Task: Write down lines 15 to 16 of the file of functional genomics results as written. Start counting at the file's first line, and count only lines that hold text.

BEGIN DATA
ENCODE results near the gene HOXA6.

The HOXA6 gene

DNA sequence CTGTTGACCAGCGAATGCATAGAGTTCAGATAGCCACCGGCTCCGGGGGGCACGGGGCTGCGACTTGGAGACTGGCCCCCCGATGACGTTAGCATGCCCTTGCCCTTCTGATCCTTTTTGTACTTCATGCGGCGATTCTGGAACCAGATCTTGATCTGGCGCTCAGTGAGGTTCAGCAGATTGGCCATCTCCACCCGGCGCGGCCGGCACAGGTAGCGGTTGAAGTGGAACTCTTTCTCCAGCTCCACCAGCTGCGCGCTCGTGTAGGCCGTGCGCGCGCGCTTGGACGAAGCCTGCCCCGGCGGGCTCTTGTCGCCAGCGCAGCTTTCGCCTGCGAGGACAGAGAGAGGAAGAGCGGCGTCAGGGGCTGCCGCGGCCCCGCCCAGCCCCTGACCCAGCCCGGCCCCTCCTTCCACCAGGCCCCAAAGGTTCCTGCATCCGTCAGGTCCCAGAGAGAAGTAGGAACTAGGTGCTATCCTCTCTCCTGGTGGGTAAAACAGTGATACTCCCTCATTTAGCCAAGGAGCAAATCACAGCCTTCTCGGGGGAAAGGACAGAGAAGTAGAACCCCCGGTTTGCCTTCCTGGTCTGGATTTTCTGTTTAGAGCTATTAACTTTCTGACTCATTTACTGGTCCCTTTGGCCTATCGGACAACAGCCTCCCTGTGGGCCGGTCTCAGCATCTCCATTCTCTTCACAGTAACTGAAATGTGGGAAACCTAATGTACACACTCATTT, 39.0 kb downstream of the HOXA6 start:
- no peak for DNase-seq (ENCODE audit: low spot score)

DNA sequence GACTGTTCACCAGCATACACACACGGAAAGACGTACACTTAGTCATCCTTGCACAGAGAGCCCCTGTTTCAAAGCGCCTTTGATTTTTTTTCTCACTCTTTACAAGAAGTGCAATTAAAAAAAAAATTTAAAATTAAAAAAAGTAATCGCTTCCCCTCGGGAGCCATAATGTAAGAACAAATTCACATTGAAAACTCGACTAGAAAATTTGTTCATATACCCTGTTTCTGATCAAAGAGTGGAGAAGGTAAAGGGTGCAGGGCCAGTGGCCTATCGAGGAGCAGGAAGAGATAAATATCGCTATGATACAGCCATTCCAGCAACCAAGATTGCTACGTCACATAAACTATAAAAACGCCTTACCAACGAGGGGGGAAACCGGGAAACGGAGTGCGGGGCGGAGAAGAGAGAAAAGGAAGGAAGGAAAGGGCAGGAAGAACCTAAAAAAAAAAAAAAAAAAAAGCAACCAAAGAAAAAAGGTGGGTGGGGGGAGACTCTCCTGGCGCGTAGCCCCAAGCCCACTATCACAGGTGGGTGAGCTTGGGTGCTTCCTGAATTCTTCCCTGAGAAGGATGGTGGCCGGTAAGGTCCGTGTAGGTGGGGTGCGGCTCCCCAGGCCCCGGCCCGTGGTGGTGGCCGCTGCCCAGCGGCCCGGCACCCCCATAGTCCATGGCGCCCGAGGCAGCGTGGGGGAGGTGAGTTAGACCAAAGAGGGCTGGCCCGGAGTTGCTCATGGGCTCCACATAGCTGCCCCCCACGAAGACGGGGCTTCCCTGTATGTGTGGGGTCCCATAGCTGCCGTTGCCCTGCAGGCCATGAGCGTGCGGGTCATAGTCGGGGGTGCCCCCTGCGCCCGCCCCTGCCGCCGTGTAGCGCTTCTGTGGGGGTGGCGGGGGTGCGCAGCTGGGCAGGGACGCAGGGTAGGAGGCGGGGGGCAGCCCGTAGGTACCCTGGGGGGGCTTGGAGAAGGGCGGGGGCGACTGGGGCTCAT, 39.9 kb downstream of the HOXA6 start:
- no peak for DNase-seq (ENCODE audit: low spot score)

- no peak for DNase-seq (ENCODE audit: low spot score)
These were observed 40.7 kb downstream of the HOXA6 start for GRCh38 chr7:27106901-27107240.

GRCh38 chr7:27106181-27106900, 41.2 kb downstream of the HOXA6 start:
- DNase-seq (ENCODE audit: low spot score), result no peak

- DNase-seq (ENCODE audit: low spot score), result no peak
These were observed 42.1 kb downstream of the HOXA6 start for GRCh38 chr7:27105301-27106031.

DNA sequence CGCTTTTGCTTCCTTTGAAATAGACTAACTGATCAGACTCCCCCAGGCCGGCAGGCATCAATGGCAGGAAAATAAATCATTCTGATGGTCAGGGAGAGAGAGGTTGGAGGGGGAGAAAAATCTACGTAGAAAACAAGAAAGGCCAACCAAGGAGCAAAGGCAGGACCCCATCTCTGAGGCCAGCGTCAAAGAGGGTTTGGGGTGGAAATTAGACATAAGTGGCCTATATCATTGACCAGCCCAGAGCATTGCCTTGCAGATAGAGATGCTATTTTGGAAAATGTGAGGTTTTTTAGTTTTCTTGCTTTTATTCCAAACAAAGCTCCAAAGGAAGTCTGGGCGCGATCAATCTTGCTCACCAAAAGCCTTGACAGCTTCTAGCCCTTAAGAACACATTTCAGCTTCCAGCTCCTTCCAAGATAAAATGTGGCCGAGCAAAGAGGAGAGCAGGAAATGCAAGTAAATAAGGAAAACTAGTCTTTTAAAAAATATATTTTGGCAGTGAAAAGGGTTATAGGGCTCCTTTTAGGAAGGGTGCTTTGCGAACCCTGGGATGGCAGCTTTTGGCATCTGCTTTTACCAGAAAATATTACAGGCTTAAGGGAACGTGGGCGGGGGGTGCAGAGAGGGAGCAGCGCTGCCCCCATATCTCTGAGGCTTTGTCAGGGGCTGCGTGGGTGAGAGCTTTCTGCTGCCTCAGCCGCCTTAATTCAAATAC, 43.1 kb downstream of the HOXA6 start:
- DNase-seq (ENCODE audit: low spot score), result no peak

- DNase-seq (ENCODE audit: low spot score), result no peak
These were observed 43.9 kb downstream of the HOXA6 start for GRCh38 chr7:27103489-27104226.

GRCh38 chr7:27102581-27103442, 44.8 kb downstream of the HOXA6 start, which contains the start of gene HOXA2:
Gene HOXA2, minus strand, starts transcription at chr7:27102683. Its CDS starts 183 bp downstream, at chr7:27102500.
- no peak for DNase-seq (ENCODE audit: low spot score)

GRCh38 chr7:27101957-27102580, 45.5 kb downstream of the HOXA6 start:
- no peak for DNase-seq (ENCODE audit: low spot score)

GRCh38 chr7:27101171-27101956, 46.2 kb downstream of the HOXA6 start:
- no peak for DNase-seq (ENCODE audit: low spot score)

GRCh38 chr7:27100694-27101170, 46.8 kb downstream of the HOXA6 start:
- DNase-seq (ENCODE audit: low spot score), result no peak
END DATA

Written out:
- DNase-seq (ENCODE audit: low spot score), result no peak
These were observed 43.9 kb downstream of the HOXA6 start for GRCh38 chr7:27103489-27104226.